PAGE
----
Month 5: While you could stay in the Casino, chances are people are starting to get a bit suspicious of you by now, so it's time to upgrade. Also, as it stands, your losses aren't tax deductible, we need to change that as well.

Over the next 2 months you will open up a trading account with a low-cost, options trading, online brokerage. Either that or you will apply for an options trading account with the brokerage you used in the first step. Your goal is to find one with very low fees. When they ask you about your trading experience (usually required for anyone trading options), you can mention your nearly 6 months of experience in equities.

Also, and this is absolutely critical, make sure that they are willing to provide you with margin, the more the better.

Note: In case you don't know, Margin is a relatively cheap loan that you can take out against your principal (now $75,000) to allow you to juice your returns.

Month 6: My very brief research is showing me that you can probably lever up your $75,000 to $300,000 worth of buying power no problem. If you look hard enough, I bet you can do better than that.

Once you get your margin in order, it's time to make a bet!

Hopefully by now it's either early summer or sept/oct and the market is slumping. If you are that lucky, find an Indexed ETF (Google it) that is 3x leveraged (SPXL or TQQQ are examples for the S&P and NASDAQ respectively). Bet all of your money on slightly OTM (Out of the Money), one month options contracts for one of these indexes.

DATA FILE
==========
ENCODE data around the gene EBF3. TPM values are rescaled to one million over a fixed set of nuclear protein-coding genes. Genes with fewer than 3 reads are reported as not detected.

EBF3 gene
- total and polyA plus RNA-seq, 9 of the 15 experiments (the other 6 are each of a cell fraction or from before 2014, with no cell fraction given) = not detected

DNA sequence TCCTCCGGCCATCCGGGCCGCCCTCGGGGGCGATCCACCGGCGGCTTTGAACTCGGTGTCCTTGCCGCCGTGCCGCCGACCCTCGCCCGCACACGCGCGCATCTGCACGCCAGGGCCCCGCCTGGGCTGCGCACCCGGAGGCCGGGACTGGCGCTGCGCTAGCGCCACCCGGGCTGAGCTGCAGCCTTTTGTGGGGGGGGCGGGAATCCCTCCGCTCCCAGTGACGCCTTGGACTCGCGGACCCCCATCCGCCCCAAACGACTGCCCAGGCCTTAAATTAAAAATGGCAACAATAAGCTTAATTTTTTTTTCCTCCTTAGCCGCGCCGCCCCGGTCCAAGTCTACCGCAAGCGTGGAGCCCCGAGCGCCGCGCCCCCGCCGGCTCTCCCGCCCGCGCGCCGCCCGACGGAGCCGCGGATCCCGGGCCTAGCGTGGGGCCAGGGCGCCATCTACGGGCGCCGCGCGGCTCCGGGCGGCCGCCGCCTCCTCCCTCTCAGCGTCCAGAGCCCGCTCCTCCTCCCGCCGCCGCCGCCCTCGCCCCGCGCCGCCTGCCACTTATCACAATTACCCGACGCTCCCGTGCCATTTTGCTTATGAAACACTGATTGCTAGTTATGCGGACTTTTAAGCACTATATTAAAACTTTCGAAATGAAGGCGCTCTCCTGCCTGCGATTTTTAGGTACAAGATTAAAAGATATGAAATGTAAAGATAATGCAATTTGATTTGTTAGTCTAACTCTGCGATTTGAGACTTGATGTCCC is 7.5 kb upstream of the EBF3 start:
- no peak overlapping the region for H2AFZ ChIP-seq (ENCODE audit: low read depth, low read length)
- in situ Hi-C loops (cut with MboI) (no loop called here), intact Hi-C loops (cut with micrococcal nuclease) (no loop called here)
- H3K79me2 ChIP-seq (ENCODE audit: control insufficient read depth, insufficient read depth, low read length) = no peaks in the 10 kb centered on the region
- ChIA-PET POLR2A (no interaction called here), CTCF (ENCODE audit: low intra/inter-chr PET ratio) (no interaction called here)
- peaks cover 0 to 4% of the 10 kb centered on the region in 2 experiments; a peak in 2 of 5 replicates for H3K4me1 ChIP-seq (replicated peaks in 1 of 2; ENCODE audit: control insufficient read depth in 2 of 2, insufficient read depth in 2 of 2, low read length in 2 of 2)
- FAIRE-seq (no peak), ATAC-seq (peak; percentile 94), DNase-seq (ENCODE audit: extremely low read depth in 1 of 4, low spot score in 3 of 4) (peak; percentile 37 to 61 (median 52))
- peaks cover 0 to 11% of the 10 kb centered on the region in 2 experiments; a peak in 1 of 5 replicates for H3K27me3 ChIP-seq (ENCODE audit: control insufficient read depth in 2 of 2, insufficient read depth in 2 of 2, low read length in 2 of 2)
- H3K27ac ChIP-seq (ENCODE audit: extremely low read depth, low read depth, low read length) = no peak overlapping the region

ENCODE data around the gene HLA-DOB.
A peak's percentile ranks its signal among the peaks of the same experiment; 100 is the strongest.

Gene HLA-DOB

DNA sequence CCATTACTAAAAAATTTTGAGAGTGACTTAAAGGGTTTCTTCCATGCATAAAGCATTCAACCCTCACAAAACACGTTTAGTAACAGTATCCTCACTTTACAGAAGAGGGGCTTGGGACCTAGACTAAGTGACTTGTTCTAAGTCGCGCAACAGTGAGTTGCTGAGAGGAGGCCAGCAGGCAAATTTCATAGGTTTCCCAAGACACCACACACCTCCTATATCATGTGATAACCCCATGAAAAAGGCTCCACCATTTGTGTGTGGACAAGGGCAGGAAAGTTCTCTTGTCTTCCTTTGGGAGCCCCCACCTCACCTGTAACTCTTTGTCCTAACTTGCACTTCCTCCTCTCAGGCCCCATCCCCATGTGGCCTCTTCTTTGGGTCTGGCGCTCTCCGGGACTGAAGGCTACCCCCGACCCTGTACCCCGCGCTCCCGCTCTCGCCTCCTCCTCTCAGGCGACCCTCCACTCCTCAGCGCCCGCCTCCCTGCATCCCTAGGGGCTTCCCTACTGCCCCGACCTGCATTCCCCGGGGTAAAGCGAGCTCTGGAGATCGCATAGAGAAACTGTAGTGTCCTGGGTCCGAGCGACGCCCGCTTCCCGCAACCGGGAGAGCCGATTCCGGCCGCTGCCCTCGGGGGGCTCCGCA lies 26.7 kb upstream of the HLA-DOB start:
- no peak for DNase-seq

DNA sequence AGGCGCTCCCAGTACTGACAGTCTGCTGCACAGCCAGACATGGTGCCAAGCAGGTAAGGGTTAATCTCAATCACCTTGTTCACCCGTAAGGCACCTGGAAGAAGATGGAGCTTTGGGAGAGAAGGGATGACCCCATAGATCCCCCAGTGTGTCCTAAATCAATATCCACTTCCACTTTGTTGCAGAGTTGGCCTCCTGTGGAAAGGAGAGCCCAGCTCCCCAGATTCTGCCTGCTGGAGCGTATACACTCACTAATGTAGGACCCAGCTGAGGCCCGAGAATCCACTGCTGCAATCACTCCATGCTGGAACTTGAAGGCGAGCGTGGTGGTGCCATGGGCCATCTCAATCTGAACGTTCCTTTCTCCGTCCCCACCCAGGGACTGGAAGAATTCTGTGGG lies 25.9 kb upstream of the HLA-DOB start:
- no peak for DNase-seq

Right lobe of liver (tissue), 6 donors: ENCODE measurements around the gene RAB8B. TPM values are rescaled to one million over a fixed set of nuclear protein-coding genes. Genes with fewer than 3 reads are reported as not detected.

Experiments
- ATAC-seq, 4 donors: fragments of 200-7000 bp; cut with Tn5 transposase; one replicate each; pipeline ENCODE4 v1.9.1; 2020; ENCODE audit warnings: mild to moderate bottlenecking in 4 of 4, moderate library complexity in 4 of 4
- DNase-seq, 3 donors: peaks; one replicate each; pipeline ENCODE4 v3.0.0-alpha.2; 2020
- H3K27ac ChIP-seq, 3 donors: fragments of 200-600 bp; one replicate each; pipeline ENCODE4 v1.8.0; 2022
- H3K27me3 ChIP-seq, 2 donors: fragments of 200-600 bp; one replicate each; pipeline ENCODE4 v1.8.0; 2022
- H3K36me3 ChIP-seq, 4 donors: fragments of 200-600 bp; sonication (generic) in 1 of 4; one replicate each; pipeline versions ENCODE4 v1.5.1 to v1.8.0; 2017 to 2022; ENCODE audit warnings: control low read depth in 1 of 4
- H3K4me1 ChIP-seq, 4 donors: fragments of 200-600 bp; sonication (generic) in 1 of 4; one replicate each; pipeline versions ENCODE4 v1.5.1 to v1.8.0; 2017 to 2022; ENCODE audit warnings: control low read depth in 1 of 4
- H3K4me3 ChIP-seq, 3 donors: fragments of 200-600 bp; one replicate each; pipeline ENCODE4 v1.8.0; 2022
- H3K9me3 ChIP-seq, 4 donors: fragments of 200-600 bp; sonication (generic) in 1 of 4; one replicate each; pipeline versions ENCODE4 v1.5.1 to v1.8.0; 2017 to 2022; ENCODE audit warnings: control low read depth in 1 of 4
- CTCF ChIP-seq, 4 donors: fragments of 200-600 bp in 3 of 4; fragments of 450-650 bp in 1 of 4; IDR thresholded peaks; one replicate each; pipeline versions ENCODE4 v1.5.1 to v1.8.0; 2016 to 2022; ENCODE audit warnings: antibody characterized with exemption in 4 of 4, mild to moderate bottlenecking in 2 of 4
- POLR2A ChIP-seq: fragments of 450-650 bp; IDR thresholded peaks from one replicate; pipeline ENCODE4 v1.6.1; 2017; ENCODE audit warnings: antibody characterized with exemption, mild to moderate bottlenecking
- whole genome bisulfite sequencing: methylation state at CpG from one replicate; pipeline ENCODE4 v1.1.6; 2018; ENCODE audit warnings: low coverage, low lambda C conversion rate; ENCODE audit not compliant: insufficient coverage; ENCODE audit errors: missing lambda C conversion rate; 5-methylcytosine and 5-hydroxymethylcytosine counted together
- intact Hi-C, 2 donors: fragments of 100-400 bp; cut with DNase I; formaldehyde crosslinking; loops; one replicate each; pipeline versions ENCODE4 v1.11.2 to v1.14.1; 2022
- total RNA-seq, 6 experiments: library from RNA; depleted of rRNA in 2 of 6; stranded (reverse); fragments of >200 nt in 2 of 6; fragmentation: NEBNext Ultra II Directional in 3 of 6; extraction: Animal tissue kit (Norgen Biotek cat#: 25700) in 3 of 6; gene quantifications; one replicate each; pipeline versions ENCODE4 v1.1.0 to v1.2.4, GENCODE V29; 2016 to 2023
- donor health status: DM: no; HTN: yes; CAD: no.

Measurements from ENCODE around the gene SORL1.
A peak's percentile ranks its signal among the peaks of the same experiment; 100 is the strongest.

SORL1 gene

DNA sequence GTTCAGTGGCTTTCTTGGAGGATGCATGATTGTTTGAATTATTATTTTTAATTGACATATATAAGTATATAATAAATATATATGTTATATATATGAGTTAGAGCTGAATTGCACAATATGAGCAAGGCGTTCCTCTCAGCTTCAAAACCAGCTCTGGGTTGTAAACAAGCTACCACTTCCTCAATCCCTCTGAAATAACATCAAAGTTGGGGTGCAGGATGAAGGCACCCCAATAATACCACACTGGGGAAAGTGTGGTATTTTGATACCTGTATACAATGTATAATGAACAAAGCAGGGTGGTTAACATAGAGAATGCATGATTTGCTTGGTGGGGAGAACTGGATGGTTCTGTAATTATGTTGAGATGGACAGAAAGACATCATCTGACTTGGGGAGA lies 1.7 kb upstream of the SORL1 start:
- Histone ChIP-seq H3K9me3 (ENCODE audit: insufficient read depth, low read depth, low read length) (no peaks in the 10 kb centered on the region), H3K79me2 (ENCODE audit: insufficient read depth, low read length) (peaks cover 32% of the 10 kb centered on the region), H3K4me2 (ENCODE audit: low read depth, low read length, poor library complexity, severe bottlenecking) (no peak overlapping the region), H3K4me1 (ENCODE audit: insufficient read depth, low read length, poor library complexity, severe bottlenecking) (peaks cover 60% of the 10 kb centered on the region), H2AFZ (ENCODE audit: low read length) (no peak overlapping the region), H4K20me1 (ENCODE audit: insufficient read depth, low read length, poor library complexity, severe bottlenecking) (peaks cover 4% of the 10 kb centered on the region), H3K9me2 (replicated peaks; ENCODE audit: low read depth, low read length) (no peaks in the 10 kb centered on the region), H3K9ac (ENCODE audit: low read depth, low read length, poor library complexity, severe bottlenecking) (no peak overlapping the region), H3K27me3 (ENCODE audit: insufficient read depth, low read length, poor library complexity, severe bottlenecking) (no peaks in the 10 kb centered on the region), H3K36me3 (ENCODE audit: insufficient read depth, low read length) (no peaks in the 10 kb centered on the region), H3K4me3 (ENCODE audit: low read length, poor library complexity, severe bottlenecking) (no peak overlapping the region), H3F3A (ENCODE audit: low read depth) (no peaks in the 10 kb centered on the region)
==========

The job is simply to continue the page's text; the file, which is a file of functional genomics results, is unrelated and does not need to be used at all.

If you are lucky, the market will go up and you will have made a rather sizable chunk of change for the month.

Spend the next three months repeating your success.

Assuming everything goes according to plan, you double down on all of your bets, and you keep your leverage at the same levels, you should have between $10-50 Million dollars by the end of this period.

Note: It is entirely possible that not only will you lose your money at this point, but because you have essentially taken out $225,000 worth  of loans (or substantially more later in the game), you will be in significant debt. If you find yourself in this situation, return to step one and add approximately 5 years to the timer.

Month 9. Now that you are a multi-millionaire, you should probably peel off a chunk of your winnings and buy yourself a house or something. While I know the goal is to become a Billionaire, better safe than sorry, right? Your friend is probably also tired of you living on his couch.

While you could stick with options trading, since you actually know very little about options trading, the longer you stay in the game, the better chance you have of losing spectacularly. Even if you did know what you were doing, your chances aren't all that good. In either case, what's fortune without fame? It's time to make you famous!